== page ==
Discussion will take place between Pakistan and Kalat in Karachi at an early date, with a view to reaching decision on defence, external affairs and communication.”
However, from the outset the government of Pakistan sought control of the region and began setting in motion the means to achieve this end. On August 15th 1947 the Kalat government made a formal declaration of independence and dispatched a delegation to Karachi to take part in discussions relating to the Standstill Agreement and other outstanding matters.
On arrival, however, the Khan of Kalat was told in no uncertain terms to expediate the accession of Kalat to Pakistan. The Khan explained that he did not have the authority nor did he have the permission of the Baloch people to agree to such a demand and would present the proposal to the Kalat Houses of Parliament on his return. The proposal was unanimously rejected and immediately the Pakistani government set about breaking up Balochistan surreptitiously. Eventually they granted Lasbela and Kharan equal status to Kalat and formalised their individual mergers into Pakistan. The pressure on Kalat to follow suit further intensified and tensions rose markedly.
On the 12th of December 1947 the inaugural session of the Kalat State Parliament took place and famously Mir Ghaus Bakhsh Bizenjo gave a rousing and fatidic speech in which he argued that accession to Pakistan on the basis of religion (a main reason cited for merging) was not only illogical but fundamentally flawed.
He stated clearly that:
“We have a distinct culture like Afghanistan and Iran and if the mere fact that we are Muslims require us to amalgamate with Pakistan, then, Iran and Afghanistan should also be made to amalgamate with Pakistan”.
Furthermore, he warned that should Pakistan not respect the decision of the Baloch people to reject the accession then:
“Every Baloch will fight for freedom”.
Despite this warning the government of Pakistan continued upon its course of breaking up and weakening Balochistan further. Makran was given independence from Kalat on March the 17th 1948 and subsequently joined Pakistan.
Under immense duress from Pakistan combined with opposing pressure from tribal leaders the Khan eventually capitulated. Without the consent of the Baloch people and with no mandate whatsoever he signed the accession of Kalat to Pakistan, in his own personal capacity, on the 27th of March 1948.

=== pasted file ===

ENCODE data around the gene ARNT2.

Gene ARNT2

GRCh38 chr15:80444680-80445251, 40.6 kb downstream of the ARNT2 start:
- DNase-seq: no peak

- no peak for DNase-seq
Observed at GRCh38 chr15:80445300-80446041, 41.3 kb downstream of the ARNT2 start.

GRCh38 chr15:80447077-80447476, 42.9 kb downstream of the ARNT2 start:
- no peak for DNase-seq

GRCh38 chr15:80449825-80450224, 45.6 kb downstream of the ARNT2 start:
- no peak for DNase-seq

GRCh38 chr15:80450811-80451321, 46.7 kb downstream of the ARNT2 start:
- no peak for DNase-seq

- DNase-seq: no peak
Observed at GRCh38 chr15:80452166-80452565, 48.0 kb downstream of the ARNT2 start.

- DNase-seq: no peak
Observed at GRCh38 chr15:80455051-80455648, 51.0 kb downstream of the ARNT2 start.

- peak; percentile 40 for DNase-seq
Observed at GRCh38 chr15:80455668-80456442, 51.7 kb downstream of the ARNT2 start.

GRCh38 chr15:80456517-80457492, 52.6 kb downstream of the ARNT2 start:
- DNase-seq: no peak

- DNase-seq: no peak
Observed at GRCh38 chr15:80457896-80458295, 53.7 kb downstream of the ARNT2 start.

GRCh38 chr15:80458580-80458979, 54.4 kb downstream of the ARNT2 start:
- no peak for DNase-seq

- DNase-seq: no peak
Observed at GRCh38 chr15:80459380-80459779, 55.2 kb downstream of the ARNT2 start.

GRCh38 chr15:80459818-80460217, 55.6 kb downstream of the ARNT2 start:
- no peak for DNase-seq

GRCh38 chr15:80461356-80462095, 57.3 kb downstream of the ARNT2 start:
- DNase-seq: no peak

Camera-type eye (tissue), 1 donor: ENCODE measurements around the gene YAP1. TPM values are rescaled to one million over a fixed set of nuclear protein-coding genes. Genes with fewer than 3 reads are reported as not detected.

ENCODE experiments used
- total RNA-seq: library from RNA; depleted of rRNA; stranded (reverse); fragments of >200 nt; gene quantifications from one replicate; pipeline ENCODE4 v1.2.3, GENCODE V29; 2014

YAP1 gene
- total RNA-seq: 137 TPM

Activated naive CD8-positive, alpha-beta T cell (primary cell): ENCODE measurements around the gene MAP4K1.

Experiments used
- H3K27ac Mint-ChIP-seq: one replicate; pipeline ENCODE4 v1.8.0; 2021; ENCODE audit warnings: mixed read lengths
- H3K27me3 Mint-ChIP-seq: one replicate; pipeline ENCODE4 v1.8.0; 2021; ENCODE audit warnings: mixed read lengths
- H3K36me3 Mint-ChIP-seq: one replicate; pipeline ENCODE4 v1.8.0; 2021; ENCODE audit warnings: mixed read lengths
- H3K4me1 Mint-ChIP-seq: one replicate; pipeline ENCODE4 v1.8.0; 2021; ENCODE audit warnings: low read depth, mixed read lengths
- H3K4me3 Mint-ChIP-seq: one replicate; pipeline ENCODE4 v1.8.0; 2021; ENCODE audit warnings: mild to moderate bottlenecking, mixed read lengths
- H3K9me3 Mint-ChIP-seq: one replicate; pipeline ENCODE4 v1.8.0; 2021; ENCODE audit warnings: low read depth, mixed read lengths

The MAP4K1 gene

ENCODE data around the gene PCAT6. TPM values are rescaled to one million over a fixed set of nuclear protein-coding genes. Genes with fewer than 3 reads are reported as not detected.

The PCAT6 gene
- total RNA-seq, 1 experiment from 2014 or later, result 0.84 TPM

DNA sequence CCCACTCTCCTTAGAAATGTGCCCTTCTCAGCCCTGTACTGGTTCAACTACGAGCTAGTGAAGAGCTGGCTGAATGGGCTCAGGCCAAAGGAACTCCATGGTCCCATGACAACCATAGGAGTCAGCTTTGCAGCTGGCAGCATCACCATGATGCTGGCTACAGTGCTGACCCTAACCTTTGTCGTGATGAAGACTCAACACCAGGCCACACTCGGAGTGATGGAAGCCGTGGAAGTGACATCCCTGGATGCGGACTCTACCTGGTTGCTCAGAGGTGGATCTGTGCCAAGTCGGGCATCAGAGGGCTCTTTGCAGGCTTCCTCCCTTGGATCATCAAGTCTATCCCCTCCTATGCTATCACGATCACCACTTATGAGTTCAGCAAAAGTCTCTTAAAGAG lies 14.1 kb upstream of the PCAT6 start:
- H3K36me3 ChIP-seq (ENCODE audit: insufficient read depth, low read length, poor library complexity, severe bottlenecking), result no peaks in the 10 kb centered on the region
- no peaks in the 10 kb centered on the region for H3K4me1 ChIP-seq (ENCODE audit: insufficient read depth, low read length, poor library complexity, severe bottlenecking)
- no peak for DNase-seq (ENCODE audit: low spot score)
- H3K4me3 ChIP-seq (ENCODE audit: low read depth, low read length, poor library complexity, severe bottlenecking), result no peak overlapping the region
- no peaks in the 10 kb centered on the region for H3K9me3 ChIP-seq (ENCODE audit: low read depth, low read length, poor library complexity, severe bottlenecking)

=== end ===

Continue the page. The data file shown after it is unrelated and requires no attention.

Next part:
By this one stroke the Khan of Kalat put the final nail in the coffin of Balochistan’s dream of independence alongside Pakistan.
Subsequently the Pakistan army entered Kalat on the 14th of April 1948 and the following day the Kalat Parliament was dissolved with many of its members being imprisoned or exiled. The Khan’s younger brother, Prince Abdul Karim declared and fought a brief revolt but was soon crushed by the Pakistan army and imprisoned. Thus began the ongoing conflict between Balochistan and Pakistan.
Since 1948, four more revolts have taken place:
1958 – Nawab Nauroz Khan fought in protest against the declaration of One Unit (a plan to merge the four provinces of West Pakistan).
1962 – Sher Mohammad Khan Marri (also known as General Sherof due to his Soviet ties) introduced modern guerrilla warfare tactics to the fighters of Balochistan in an armed struggle against the Pakistan army.
1973-1977 – In response to the dissolution of the elected provincial government of Balochistan by President Bhutto some 50,000 Baloch fighters engaged the Pakistan army resulting in mass casualties especially within the civilian population of Balochistan.
2002-2006 – Nawabzada Ballach Khan Marri, leader of the Balochistan Liberation Army (BLA), in conjunction with Nawab Akbar Khan Bugti led a revolt in response to the appropriation of Balochistan’s resources by the Pakistan government without adequate development in the region. The Nawab was brutaly murdered in 2006 in one of the caves of Bhambhore Hills near Kohlu and Nawabzada Ballach Khan Marri was later murdered in Afghanistan in 2007.
Even today the flame of resistance sparked by Mir Ghous Baksh Bezinjo’s speech burns brightly and refuses to be quelled despite the repeated attempts of the Pakistan army to extinguish it. Thousands of men, women and children have been murdered, hanged and dumped in the numerous struggles which erupt like a raging volcano intermittently between the Baloch nation and the Pakistan army.
Even today the armed struggle continues as does the exploitation of Balochistan’s vast resources. With some of the biggest natural gas reserves in the world, vast deposits of gold and other minerals, Balochistan remains the poorest and least developed of Pakistan’s four provinces and there are no signs of this changing anytime soon.
How long before we hear the roar of the Baloch Tigers once more?
Published in The Baloch Hal on June 21, 2013